Greed, Love, and a Portrait for Sale
The news is much about greed. Greed dominates the headlines, not to mention the content, of what we read in all media. Are we perhaps at the point where the truly sensational stories are ones of generosity and relationship-building?
You be the judge.
Love and Life
Phil and Sue met in 1969 – on Valentine’s Day. They were near-instant soul mates, marrying 4 years later. They hired a photographer to shoot a photo of Sue for the newspaper wedding section.
It was a good photo. The photographer enlarged it and hung it as an example in his studio. But being young and broke, Phil and Sue couldn’t buy a portrait-sized version for themselves.
Life ensued. Phil and Sue moved away, and lived a full life around the world. Sadly, after 38 years of marriage, Sue succumbed to cancer.
A few months later, in 2012 – on Valentines Day – Phil returned to their old town, and to that studio, hoping to find the wedding portrait of Sue, and to buy it.
The portrait was still on the wall. Next to it was a portrait of man who was the Bishop at the time Phil and Sue married. The shop had a new owner, whom Phil recognized from high school as the original photographer’s daughter. She was willing to sell the portrait to Phil –but only with her 95 year-old father’s permission. She agreed to ask him.
While Phil waited to hear the decision, he went for lunch at one of his and Sue’s old haunts. As he ate, he wondered whether the Bishop was still alive. And as he wondered – the Bishop himself walked into the luncheonette.
Phil was moved. After all these years, it was wonderful to see the bishop. At the same time, it reminded him of the loss of his wife.
A coincidence? A sign? Whatever, it gave Phil hope that he’d be able to get the portrait.
The Portrait and the Loss
When Phil returned to the store, the old photographer had given his permission. The photographers – both generations – knew Phil’s story. She could have charged him anything for the portrait and he would have paid it. Instead, she charged him almost nothing.
There was no greed in this story, only generosity. There were relationships that transcended years. There was the empathy – that of the store owner, and the others in his life – and now me.
I first met Phil about 25 years when we worked together at Hills Department Stores. He was the risk manager, I was a staff lawyer. We haven’t seen each other in over 15 years, though we reconnected on LinkedIn, and now stay in touch a couple of times a year. Yet he shared his story with me without hesitation.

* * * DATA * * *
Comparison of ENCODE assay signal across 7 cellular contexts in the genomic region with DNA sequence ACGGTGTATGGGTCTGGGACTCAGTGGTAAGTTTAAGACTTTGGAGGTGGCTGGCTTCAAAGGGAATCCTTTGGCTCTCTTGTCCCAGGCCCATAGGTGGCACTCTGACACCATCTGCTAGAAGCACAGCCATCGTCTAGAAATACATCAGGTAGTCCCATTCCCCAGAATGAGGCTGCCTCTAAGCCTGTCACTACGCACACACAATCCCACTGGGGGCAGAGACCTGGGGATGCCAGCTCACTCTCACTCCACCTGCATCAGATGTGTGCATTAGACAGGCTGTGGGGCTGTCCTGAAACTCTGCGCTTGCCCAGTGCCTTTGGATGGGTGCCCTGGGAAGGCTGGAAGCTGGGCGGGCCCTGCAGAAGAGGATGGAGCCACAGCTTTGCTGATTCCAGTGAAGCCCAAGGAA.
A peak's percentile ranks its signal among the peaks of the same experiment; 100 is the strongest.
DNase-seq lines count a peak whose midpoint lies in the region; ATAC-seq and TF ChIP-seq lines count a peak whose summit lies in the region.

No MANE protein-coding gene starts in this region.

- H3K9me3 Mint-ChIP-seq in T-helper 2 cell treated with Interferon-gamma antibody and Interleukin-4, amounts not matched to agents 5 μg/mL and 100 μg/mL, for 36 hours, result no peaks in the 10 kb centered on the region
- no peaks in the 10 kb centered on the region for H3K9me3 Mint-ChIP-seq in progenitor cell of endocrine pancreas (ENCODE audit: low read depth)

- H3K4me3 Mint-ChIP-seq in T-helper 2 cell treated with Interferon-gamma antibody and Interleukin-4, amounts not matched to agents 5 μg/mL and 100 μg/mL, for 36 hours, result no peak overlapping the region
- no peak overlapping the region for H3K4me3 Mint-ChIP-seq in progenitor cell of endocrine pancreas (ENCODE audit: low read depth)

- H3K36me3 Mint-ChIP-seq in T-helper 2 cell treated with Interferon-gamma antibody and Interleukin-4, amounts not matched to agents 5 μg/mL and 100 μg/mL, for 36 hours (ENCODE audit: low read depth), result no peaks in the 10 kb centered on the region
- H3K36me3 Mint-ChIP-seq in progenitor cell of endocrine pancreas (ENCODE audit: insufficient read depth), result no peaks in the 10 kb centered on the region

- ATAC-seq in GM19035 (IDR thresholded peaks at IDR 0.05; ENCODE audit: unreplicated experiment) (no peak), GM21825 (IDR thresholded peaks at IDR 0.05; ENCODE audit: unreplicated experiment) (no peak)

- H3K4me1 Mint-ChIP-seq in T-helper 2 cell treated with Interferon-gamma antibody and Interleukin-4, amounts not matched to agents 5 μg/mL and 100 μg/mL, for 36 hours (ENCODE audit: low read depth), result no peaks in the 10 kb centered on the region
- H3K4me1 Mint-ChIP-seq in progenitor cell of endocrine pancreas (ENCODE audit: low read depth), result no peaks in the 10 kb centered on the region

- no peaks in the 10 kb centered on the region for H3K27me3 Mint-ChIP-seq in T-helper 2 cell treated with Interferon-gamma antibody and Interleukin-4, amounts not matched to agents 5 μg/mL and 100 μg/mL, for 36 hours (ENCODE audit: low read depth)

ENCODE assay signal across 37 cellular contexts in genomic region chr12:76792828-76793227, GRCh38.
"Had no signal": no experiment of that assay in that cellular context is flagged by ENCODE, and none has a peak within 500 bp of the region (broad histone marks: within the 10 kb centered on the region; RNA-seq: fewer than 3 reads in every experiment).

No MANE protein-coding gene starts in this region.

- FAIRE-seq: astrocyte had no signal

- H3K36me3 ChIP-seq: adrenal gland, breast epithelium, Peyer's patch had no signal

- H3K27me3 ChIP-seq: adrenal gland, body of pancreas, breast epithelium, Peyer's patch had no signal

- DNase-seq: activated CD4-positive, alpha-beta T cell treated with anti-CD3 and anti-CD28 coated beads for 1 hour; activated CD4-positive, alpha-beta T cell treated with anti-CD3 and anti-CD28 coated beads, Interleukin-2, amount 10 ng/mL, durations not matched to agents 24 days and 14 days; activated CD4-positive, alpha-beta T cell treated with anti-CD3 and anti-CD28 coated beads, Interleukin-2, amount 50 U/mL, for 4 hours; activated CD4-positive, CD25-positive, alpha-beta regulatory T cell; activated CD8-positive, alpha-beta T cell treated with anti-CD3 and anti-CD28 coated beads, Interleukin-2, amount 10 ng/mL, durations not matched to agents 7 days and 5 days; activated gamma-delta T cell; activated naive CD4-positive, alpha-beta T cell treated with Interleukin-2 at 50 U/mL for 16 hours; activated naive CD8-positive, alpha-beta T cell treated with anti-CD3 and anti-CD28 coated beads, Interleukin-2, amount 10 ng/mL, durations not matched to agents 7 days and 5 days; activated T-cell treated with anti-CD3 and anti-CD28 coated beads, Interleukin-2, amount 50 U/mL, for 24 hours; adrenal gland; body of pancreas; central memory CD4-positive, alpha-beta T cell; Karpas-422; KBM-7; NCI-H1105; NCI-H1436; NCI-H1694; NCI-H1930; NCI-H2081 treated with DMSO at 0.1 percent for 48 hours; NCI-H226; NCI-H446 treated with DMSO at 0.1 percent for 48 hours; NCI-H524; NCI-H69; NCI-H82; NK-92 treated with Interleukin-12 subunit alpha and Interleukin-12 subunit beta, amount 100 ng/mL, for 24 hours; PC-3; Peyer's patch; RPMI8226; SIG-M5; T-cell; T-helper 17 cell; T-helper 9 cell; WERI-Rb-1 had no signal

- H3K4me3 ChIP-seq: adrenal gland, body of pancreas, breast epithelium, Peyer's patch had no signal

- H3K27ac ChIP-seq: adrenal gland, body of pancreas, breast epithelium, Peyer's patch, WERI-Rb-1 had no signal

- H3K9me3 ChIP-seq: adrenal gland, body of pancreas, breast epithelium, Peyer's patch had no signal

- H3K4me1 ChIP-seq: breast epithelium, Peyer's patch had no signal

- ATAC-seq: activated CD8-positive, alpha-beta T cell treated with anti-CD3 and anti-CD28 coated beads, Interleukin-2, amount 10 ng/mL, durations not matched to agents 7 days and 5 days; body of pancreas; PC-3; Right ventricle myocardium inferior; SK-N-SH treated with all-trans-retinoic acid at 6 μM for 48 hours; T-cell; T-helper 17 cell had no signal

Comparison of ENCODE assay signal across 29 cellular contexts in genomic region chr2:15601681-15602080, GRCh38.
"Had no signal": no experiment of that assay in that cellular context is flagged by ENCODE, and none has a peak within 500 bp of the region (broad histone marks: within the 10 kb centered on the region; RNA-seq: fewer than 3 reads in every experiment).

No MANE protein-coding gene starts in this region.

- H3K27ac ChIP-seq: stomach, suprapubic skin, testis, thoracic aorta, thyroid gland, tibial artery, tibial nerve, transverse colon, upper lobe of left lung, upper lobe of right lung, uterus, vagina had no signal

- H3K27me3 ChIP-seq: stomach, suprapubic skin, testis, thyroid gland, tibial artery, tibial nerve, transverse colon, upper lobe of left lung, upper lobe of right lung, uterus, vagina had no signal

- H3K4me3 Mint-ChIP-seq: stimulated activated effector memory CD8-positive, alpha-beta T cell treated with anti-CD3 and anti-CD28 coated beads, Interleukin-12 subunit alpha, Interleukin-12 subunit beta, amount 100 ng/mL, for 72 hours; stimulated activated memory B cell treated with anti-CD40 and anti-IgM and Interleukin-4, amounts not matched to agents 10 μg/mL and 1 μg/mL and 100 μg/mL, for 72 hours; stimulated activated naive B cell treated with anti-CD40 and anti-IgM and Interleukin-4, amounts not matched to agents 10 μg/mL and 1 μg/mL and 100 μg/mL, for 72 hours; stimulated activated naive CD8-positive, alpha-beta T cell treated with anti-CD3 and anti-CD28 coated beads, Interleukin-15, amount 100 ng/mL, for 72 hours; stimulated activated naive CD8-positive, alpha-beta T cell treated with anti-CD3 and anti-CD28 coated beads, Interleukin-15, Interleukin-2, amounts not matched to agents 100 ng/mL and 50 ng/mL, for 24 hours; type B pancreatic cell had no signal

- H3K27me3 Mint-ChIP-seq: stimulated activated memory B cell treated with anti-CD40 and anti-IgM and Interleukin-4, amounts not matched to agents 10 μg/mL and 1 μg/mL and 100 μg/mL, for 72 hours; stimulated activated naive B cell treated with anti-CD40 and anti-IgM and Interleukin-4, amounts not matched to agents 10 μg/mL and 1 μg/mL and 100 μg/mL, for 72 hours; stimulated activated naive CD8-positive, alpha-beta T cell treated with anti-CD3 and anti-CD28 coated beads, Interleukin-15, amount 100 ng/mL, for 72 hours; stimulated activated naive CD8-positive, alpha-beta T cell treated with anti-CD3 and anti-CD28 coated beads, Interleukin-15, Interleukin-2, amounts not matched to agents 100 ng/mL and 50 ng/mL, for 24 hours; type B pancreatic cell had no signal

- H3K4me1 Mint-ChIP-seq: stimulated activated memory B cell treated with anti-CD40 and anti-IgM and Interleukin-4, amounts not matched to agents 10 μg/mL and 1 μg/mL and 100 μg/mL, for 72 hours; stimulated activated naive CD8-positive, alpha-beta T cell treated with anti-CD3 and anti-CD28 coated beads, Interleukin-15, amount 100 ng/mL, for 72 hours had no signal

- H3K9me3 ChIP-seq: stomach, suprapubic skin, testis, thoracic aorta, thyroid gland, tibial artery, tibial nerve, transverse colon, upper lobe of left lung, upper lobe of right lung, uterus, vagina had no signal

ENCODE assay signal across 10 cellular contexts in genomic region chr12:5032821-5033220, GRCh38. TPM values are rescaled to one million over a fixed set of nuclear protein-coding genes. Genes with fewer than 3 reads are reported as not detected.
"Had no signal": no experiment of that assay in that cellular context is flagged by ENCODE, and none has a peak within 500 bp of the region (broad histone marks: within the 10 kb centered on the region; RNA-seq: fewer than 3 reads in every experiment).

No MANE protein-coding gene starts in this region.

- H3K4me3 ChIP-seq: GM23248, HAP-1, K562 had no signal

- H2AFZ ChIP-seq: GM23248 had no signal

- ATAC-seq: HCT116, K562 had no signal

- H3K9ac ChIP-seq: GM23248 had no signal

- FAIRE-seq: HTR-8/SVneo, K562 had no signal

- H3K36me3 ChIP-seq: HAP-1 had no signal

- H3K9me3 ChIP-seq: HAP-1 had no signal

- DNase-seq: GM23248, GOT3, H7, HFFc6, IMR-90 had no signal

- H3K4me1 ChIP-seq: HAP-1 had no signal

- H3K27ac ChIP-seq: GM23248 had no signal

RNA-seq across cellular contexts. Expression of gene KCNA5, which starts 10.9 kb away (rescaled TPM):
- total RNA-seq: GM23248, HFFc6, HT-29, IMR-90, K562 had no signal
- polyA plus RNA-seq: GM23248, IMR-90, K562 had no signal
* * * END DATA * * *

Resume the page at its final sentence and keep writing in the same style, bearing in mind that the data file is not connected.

There are lots of Phils in our lives. They each have stories. They can be colleagues, friends, clients, even family. Taking the time to listen can strengthen the relationship and bring people closer. And yes, it can also lead to deeper friendships and business opportunities. Because often people like to help those they feel close to.
I am touched that Phil shared his story with me, and that he allowed me to share it even further. Among other things, we are also enhancing our business relationship. Phil is now a senior executive at a large company and has been a valuable resource for my own clients and friends.
Funny how that works. When there’s no greed about it.
What a story, Stewart. A vivid reminder for me to seek out the richness of my colleague’s and client’s lives. And also to be vulnerable myself–like Phil was in sharing this with you–in sharing my stories. Do you happen to have a picture of the original portrait?
Thanks Jennifer – I think we’ll able to get a URL to the portrait shortly, and Phil or I will post it as a comment to this blog.
Touching, indeed. We forget to just do more of the right things in life, and actually all other things fall into place. We work with heart principles of listening and acting from a more heartfelt center of who we are, not what society wants us to be. Thanks Stewart. Tom